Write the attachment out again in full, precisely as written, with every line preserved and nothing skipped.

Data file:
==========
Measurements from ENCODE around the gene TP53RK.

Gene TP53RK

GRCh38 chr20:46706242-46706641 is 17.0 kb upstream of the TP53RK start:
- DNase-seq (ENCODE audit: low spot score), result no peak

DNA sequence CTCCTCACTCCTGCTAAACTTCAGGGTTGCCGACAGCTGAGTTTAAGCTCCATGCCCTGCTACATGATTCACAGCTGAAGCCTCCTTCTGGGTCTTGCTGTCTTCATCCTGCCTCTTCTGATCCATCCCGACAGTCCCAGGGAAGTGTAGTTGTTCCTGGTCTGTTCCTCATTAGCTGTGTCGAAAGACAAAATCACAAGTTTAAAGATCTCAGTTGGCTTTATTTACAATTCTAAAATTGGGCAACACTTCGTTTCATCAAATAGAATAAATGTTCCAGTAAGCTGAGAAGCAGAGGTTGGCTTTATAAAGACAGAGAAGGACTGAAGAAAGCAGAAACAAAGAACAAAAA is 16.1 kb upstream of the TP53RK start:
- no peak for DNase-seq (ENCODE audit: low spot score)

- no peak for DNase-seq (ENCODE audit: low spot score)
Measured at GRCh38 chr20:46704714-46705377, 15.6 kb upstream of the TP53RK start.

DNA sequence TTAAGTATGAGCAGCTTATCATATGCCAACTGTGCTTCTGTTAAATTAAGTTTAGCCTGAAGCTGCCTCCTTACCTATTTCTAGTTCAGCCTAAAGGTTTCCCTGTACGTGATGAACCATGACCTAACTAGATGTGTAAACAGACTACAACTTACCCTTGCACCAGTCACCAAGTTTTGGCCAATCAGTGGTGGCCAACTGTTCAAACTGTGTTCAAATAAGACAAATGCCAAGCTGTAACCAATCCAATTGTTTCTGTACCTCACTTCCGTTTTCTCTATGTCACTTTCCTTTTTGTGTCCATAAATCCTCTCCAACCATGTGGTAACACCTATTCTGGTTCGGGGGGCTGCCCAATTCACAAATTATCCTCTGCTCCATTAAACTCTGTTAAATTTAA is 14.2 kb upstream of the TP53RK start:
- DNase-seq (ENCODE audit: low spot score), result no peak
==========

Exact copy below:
Measurements from ENCODE around the gene TP53RK.

Gene TP53RK

GRCh38 chr20:46706242-46706641 is 17.0 kb upstream of the TP53RK start:
- DNase-seq (ENCODE audit: low spot score), result no peak

DNA sequence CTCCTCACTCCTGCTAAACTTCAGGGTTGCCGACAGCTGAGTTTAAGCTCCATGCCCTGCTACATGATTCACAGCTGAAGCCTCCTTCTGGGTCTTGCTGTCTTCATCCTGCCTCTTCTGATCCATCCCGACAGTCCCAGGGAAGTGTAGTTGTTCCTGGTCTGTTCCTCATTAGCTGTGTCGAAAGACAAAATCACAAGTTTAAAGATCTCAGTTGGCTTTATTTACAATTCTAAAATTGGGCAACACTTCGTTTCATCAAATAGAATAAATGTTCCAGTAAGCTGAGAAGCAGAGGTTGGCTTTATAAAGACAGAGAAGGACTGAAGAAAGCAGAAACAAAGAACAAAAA is 16.1 kb upstream of the TP53RK start:
- no peak for DNase-seq (ENCODE audit: low spot score)

- no peak for DNase-seq (ENCODE audit: low spot score)
Measured at GRCh38 chr20:46704714-46705377, 15.6 kb upstream of the TP53RK start.

DNA sequence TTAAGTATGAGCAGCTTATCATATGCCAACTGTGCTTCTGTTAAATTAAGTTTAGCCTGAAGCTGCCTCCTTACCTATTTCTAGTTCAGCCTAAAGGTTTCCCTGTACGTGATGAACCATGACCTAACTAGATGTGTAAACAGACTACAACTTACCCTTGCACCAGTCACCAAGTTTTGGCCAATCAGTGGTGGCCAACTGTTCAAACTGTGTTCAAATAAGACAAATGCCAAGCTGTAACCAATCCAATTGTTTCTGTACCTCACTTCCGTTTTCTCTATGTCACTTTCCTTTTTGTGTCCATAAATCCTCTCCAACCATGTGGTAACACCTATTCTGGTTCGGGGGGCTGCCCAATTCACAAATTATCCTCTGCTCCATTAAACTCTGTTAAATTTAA is 14.2 kb upstream of the TP53RK start:
- DNase-seq (ENCODE audit: low spot score), result no peak